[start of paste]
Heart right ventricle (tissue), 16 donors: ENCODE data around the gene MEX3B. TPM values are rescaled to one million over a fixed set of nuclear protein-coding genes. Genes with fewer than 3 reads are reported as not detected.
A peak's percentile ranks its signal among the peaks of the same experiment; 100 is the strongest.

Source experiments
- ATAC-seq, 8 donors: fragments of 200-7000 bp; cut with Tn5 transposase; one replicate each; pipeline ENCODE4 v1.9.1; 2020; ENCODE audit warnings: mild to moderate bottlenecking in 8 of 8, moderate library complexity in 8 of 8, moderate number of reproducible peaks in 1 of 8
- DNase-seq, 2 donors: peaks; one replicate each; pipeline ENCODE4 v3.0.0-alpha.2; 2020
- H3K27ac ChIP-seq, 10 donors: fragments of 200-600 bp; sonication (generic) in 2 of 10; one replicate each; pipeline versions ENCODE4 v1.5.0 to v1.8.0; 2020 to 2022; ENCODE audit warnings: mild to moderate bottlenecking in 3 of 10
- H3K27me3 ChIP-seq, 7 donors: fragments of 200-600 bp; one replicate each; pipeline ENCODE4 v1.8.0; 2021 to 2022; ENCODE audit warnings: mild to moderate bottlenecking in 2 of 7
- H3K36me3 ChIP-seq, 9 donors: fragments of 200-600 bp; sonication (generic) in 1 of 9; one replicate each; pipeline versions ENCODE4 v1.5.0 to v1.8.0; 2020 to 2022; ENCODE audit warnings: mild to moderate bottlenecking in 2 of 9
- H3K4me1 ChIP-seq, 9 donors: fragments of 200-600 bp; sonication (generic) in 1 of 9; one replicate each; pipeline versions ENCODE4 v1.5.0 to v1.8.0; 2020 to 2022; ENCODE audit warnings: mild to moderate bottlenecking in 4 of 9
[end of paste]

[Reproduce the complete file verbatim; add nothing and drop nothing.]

Heart right ventricle (tissue), 16 donors: ENCODE data around the gene MEX3B. TPM values are rescaled to one million over a fixed set of nuclear protein-coding genes. Genes with fewer than 3 reads are reported as not detected.
A peak's percentile ranks its signal among the peaks of the same experiment; 100 is the strongest.

Source experiments
- ATAC-seq, 8 donors: fragments of 200-7000 bp; cut with Tn5 transposase; one replicate each; pipeline ENCODE4 v1.9.1; 2020; ENCODE audit warnings: mild to moderate bottlenecking in 8 of 8, moderate library complexity in 8 of 8, moderate number of reproducible peaks in 1 of 8
- DNase-seq, 2 donors: peaks; one replicate each; pipeline ENCODE4 v3.0.0-alpha.2; 2020
- H3K27ac ChIP-seq, 10 donors: fragments of 200-600 bp; sonication (generic) in 2 of 10; one replicate each; pipeline versions ENCODE4 v1.5.0 to v1.8.0; 2020 to 2022; ENCODE audit warnings: mild to moderate bottlenecking in 3 of 10
- H3K27me3 ChIP-seq, 7 donors: fragments of 200-600 bp; one replicate each; pipeline ENCODE4 v1.8.0; 2021 to 2022; ENCODE audit warnings: mild to moderate bottlenecking in 2 of 7
- H3K36me3 ChIP-seq, 9 donors: fragments of 200-600 bp; sonication (generic) in 1 of 9; one replicate each; pipeline versions ENCODE4 v1.5.0 to v1.8.0; 2020 to 2022; ENCODE audit warnings: mild to moderate bottlenecking in 2 of 9
- H3K4me1 ChIP-seq, 9 donors: fragments of 200-600 bp; sonication (generic) in 1 of 9; one replicate each; pipeline versions ENCODE4 v1.5.0 to v1.8.0; 2020 to 2022; ENCODE audit warnings: mild to moderate bottlenecking in 4 of 9